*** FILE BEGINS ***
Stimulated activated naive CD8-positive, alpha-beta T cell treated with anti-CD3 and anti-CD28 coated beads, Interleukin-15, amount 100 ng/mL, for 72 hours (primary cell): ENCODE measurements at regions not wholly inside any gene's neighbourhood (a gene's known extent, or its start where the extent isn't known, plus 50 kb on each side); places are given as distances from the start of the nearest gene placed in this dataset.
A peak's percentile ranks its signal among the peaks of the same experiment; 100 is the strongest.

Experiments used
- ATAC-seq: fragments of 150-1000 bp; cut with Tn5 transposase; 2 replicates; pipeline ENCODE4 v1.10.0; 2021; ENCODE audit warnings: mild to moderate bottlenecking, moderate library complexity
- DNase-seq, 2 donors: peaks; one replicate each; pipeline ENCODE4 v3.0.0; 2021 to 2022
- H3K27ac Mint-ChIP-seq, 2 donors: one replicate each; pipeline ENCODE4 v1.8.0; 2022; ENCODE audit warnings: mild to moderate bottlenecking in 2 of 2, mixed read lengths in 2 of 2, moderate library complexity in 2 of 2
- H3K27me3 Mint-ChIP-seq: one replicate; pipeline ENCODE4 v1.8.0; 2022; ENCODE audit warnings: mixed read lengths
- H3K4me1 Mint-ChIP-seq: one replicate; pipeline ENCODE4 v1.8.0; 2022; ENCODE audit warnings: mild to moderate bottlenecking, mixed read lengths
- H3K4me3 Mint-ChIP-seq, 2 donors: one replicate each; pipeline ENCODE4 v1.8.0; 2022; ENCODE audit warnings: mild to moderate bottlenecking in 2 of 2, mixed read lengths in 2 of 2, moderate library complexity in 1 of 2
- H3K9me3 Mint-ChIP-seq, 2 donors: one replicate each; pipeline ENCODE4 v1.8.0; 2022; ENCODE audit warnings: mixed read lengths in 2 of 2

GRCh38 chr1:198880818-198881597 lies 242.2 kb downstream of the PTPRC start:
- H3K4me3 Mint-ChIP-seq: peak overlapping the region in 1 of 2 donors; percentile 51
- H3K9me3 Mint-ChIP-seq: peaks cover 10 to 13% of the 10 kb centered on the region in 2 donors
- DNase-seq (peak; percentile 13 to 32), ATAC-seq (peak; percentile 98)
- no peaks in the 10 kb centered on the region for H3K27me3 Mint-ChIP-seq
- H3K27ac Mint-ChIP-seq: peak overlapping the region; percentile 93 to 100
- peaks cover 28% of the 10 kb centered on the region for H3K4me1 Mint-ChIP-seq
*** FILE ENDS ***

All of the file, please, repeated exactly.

Stimulated activated naive CD8-positive, alpha-beta T cell treated with anti-CD3 and anti-CD28 coated beads, Interleukin-15, amount 100 ng/mL, for 72 hours (primary cell): ENCODE measurements at regions not wholly inside any gene's neighbourhood (a gene's known extent, or its start where the extent isn't known, plus 50 kb on each side); places are given as distances from the start of the nearest gene placed in this dataset.
A peak's percentile ranks its signal among the peaks of the same experiment; 100 is the strongest.

Experiments used
- ATAC-seq: fragments of 150-1000 bp; cut with Tn5 transposase; 2 replicates; pipeline ENCODE4 v1.10.0; 2021; ENCODE audit warnings: mild to moderate bottlenecking, moderate library complexity
- DNase-seq, 2 donors: peaks; one replicate each; pipeline ENCODE4 v3.0.0; 2021 to 2022
- H3K27ac Mint-ChIP-seq, 2 donors: one replicate each; pipeline ENCODE4 v1.8.0; 2022; ENCODE audit warnings: mild to moderate bottlenecking in 2 of 2, mixed read lengths in 2 of 2, moderate library complexity in 2 of 2
- H3K27me3 Mint-ChIP-seq: one replicate; pipeline ENCODE4 v1.8.0; 2022; ENCODE audit warnings: mixed read lengths
- H3K4me1 Mint-ChIP-seq: one replicate; pipeline ENCODE4 v1.8.0; 2022; ENCODE audit warnings: mild to moderate bottlenecking, mixed read lengths
- H3K4me3 Mint-ChIP-seq, 2 donors: one replicate each; pipeline ENCODE4 v1.8.0; 2022; ENCODE audit warnings: mild to moderate bottlenecking in 2 of 2, mixed read lengths in 2 of 2, moderate library complexity in 1 of 2
- H3K9me3 Mint-ChIP-seq, 2 donors: one replicate each; pipeline ENCODE4 v1.8.0; 2022; ENCODE audit warnings: mixed read lengths in 2 of 2

GRCh38 chr1:198880818-198881597 lies 242.2 kb downstream of the PTPRC start:
- H3K4me3 Mint-ChIP-seq: peak overlapping the region in 1 of 2 donors; percentile 51
- H3K9me3 Mint-ChIP-seq: peaks cover 10 to 13% of the 10 kb centered on the region in 2 donors
- DNase-seq (peak; percentile 13 to 32), ATAC-seq (peak; percentile 98)
- no peaks in the 10 kb centered on the region for H3K27me3 Mint-ChIP-seq
- H3K27ac Mint-ChIP-seq: peak overlapping the region; percentile 93 to 100
- peaks cover 28% of the 10 kb centered on the region for H3K4me1 Mint-ChIP-seq